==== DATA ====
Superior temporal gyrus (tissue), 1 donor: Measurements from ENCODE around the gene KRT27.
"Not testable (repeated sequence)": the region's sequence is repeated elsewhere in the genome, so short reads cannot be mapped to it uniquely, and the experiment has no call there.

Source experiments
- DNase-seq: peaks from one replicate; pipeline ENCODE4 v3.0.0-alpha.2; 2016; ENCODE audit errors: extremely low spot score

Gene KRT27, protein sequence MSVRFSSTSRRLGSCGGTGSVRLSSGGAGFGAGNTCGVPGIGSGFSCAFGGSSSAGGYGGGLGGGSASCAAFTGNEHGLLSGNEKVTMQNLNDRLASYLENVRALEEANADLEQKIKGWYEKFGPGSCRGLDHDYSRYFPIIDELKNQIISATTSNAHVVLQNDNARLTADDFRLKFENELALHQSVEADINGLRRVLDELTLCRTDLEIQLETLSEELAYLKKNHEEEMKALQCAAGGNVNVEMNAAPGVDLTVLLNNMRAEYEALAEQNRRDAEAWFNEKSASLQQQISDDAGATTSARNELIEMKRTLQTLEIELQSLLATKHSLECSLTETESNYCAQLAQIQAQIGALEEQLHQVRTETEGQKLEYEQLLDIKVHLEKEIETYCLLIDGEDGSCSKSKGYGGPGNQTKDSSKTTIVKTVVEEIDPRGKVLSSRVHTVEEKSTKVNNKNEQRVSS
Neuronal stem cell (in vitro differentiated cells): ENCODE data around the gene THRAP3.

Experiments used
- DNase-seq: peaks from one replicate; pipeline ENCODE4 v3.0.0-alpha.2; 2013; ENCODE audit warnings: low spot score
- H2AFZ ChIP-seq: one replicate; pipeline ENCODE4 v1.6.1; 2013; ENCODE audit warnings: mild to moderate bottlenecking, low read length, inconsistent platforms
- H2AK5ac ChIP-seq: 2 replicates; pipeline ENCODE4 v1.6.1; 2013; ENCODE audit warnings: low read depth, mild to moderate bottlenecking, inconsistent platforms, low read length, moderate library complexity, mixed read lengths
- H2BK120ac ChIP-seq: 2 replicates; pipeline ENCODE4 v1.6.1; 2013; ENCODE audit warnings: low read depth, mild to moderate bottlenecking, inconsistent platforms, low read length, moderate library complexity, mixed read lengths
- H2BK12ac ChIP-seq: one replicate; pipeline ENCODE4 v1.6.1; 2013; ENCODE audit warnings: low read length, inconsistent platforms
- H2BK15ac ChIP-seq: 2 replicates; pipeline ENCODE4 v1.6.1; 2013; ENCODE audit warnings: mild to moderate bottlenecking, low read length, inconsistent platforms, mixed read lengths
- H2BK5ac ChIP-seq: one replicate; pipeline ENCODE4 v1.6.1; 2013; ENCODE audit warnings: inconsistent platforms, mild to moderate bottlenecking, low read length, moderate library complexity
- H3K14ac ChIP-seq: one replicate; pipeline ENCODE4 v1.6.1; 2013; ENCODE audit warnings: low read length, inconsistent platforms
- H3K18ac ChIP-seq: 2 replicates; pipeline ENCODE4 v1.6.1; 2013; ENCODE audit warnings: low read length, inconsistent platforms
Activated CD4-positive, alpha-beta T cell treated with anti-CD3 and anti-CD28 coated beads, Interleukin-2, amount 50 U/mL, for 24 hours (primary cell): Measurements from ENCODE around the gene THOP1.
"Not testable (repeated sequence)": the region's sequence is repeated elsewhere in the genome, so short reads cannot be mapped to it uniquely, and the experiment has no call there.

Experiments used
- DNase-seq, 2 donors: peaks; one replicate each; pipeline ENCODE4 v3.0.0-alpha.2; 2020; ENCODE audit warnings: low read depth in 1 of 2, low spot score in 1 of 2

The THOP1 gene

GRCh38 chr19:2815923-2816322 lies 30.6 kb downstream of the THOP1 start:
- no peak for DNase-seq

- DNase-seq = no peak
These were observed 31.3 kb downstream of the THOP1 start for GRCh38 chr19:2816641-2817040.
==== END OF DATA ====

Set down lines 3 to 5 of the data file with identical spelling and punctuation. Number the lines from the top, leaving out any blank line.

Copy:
Source experiments
- DNase-seq: peaks from one replicate; pipeline ENCODE4 v3.0.0-alpha.2; 2016; ENCODE audit errors: extremely low spot score

Gene KRT27, protein sequence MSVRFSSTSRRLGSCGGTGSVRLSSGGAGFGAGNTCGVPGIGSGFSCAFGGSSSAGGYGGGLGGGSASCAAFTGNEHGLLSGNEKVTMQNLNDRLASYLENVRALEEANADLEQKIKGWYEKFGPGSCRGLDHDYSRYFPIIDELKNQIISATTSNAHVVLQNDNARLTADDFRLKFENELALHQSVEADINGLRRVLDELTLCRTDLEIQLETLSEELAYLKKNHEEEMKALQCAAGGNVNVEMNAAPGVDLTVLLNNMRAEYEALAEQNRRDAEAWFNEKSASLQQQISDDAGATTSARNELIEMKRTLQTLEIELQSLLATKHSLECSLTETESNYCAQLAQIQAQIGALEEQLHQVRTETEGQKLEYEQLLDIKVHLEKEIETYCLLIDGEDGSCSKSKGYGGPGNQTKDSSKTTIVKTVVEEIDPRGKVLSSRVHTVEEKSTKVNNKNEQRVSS